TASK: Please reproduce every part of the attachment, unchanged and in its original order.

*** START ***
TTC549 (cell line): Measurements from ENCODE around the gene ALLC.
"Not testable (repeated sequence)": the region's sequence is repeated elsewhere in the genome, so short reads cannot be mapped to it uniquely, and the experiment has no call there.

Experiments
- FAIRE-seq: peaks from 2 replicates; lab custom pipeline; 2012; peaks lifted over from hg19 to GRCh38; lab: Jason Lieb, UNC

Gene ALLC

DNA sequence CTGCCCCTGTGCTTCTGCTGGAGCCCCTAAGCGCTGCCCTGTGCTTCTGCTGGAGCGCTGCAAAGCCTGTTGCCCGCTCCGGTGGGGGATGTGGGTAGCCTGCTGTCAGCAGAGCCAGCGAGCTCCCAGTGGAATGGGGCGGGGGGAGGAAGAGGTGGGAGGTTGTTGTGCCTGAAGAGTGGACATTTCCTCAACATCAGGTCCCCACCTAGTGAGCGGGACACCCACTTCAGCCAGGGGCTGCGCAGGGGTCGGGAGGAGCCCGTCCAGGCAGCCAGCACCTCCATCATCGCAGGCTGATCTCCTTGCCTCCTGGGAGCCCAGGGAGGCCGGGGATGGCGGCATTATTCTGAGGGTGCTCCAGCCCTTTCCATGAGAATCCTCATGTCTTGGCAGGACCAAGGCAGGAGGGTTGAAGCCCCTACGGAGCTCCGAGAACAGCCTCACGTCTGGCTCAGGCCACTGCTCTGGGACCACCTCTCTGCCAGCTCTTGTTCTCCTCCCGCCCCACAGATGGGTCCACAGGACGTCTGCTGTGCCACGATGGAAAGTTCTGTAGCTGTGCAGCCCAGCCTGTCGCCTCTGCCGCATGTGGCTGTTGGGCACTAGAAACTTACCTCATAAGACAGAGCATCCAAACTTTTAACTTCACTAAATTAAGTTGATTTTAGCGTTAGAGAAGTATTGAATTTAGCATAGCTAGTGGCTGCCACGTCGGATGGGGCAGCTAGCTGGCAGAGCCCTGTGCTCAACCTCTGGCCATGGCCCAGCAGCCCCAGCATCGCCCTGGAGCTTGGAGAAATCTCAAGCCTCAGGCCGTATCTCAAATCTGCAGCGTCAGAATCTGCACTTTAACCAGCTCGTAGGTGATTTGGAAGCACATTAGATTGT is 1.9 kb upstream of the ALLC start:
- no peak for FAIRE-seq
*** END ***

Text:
TTC549 (cell line): Measurements from ENCODE around the gene ALLC.
"Not testable (repeated sequence)": the region's sequence is repeated elsewhere in the genome, so short reads cannot be mapped to it uniquely, and the experiment has no call there.

Experiments
- FAIRE-seq: peaks from 2 replicates; lab custom pipeline; 2012; peaks lifted over from hg19 to GRCh38; lab: Jason Lieb, UNC

Gene ALLC

DNA sequence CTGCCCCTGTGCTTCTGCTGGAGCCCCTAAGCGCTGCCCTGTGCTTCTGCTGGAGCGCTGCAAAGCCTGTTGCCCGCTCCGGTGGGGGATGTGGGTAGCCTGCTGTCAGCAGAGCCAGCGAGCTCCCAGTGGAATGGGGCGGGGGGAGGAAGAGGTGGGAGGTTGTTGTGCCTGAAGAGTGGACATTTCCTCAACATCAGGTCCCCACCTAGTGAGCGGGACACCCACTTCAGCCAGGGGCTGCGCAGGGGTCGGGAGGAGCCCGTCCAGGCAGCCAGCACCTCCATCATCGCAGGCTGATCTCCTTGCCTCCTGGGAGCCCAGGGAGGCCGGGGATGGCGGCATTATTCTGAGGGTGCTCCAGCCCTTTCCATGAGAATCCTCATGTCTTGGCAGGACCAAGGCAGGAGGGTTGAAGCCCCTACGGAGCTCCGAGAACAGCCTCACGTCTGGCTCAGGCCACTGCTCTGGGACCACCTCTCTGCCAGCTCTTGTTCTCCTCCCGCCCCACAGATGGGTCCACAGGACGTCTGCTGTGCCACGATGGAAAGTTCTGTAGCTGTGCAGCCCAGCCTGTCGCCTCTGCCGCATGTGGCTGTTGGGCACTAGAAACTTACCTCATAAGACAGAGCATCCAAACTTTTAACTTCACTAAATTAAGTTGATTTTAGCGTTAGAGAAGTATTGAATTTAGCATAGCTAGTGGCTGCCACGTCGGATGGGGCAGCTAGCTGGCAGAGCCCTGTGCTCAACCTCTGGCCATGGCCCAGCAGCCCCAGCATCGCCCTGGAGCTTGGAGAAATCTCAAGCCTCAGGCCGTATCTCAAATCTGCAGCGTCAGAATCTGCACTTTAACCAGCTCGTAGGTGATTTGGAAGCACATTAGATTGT is 1.9 kb upstream of the ALLC start:
- no peak for FAIRE-seq